Wednesday, December 11, 2013

Quiverfull: Inside the Christian Patriarchy Movement


Today’s Nonfiction post is on Quiverfull- Inside the Christian Patriarchy Movement by Kathryn Joyce. It is 258 pages long including an index. The cover has a hand holding arrows on a sky background. The content of this book is told in mostly third person with interviews, articles, and sometimes how the author got in contact with these individuals. There is no language, no sex, and no violence in this book but it is deeply disturbing because of the content so 16 and up. There Be Spoilers Ahead.

From the dust jacket- In the corners of fundamentalist Christendom across the country, an old ideal of Christian womanhood is being revived. It looks like this: The “biblical” woman wears modest, feminine dress and avoids not only sex but also dating before marriage. She doesn’t speak in church, or try to have authority over men. She doesn’t work outside the home, but within it she is its tireless center. She is a submissive wife who bolsters her husband in his role as spiritual and earthly leader of the family. She understands that it’s her job to keep him sexually satisfied at all times, and that it’s her calling as a woman to let those relations result in as many children as God wants to bless her with. She’s not the throwback to the fifties summoned in media-stoked “mommy wars” but is a return to something far older.
The Christian patriarchy movement finds its fullest expression in families following what they call the Quiverfull philosophy. Here, in direct and conscious opposition to feminist calls for gender equality and marriage equity, women live within stringently enforced doctrines of wifely submission and male headship. They eschew all contraception in favor of the philosophy of letting God give them as many children as possible- families of twelve or more children that will, they hope, enable them to win the religion and culture wars through demographic means: by reproducing more than other social groups.
Journalist Kathryn Joyce plunged into the world to give readers an intimate view of the patriarchy movement. We meet Nancy Campbell, grandmother to thirty-two and counting, and editor of an internationally distributed magazine that provides guidance for women seeking to be “virtuous” mothers and wives. We are invited into the home of Donna Mauney, an “ex-feminist” homeschooling mom from North Carolina, who children are more dedicated to the movement than she is. We are also introduced to the aspiration of Doug Phillips founder of Vision Forum and one of the most influential proponents of the patriarchy movement- aspirations that include a return to the values of sixteenth-century Calvinism, the repeal of women’s suffrage, and the cultivation of “Virtuous daughterhood”: unconditional devotion of a daughter to her father, who serves, quite literally, as her “Lord” until he helps her choose a husband who will then fulfill that role.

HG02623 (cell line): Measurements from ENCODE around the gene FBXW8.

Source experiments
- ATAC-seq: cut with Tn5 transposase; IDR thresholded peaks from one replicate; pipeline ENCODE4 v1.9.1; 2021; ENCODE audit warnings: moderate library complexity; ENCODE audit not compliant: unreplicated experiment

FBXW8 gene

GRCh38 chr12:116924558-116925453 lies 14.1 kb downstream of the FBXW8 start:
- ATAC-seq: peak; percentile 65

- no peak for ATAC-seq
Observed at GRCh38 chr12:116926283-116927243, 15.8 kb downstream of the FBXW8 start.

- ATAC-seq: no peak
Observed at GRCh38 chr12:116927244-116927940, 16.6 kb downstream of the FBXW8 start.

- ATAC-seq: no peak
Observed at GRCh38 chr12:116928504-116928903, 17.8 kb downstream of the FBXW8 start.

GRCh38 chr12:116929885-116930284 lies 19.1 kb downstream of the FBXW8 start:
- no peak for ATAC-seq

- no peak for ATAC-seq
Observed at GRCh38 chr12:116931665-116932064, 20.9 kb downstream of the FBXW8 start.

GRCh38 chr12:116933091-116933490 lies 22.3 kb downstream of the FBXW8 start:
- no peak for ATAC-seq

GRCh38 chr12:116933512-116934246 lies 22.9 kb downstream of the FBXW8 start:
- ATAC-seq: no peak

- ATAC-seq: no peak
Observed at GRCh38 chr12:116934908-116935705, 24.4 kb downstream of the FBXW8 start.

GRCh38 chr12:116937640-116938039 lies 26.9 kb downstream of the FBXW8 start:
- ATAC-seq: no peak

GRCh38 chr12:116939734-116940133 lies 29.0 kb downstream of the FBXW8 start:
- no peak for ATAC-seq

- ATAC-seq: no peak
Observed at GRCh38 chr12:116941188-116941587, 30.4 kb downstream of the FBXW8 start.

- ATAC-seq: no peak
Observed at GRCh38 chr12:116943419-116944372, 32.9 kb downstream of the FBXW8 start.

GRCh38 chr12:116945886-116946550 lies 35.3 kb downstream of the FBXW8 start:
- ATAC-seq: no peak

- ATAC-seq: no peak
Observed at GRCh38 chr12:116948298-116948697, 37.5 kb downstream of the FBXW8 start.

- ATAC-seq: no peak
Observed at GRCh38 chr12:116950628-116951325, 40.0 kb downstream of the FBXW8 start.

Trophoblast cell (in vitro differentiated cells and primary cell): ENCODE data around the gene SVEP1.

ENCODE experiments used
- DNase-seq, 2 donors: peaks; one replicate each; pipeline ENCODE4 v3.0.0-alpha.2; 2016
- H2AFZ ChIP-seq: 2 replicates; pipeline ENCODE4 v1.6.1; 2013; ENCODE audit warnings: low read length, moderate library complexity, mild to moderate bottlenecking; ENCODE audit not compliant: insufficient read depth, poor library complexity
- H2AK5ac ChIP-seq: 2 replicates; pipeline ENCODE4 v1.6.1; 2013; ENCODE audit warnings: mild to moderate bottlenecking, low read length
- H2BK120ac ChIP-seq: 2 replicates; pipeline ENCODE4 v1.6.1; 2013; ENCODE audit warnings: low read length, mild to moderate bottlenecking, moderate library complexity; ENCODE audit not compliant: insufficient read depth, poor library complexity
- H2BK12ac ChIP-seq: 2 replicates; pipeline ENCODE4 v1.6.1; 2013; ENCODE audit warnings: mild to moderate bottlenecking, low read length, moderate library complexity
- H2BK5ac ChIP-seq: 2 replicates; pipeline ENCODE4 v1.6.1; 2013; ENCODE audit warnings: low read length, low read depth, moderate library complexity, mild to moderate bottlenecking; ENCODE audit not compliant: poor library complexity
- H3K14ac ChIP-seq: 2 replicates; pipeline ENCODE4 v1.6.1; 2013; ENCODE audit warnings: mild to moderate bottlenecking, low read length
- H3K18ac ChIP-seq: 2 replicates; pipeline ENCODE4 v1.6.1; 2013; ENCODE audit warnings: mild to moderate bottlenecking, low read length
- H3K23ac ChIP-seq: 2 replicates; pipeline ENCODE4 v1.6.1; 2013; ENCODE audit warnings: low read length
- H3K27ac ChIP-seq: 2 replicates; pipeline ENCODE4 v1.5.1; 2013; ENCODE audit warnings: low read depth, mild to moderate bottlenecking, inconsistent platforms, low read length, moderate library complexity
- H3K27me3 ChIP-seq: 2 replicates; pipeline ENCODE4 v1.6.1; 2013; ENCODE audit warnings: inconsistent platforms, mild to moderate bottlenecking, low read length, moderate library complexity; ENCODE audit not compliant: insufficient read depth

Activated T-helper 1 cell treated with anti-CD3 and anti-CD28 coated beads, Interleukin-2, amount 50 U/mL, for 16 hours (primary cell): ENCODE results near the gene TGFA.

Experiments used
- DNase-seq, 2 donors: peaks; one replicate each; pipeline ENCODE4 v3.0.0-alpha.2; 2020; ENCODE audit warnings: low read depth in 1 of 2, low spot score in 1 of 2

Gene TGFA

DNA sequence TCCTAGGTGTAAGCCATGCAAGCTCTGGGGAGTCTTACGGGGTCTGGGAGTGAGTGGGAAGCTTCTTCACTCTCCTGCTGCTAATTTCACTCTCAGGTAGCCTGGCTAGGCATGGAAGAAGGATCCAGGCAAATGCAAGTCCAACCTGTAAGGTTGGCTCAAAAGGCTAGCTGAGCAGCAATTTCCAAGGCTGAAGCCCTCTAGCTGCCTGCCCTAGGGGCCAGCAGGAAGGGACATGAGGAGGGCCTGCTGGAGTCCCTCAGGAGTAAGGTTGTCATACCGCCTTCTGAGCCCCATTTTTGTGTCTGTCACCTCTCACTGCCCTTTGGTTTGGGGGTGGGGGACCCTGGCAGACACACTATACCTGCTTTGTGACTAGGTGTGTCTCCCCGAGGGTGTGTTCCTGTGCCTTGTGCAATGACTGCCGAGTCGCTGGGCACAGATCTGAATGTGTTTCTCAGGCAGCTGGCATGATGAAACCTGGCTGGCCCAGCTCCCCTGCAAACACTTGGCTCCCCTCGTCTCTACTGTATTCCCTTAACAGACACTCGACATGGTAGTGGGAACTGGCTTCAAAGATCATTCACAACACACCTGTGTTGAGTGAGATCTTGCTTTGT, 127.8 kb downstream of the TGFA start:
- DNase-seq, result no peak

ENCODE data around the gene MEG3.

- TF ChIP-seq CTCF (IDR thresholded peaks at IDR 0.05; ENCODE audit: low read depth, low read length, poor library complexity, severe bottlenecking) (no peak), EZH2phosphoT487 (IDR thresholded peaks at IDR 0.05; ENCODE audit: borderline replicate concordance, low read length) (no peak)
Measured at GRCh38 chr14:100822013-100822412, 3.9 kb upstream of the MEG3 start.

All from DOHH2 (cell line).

Quiverfull takes us into the heart of a movement we ignore at our peril, and offers a fascinating examination of the twenty-first-century women and men who proclaim self-sacrifice and submission as model virtues of womanhood- and as warfare on behalf of Christ.

Review- I read this book because I knew very little about the patriarchy movement but I had some suspicions. Now I have done more research both from this book and other sources and I have to say that this is horrifying. Joyce tells a story about real people living in this lifestyle every day for all their lives. Joyce tells the story but she has so much compassion for the people, both female and male, who are living in this world that it helps while reading it. The notes, interviews, and the articles that Joyce gives the reader about this movement is both enlightening and terrifying. The patriarchy movement is about a ‘return’ to better women and girls but really it is about controlling them in all ways. It is movements like these that make me ashamed of being a Christian. They twist and destroy the word of God and make themselves look like holy men of God. I had to read a funny novel in between chapters of the book so that I could make it all the way through this book. This book is broken into three parts from wives to mothers to daughters and the last chapter as daughters is truly sickening. I will recommend this book to my sister, nieces, sister-in-law, and others just to get the word out about this movement.

I give this book a Five stars out of Five. I get nothing for my review and I borrowed this book from my local library.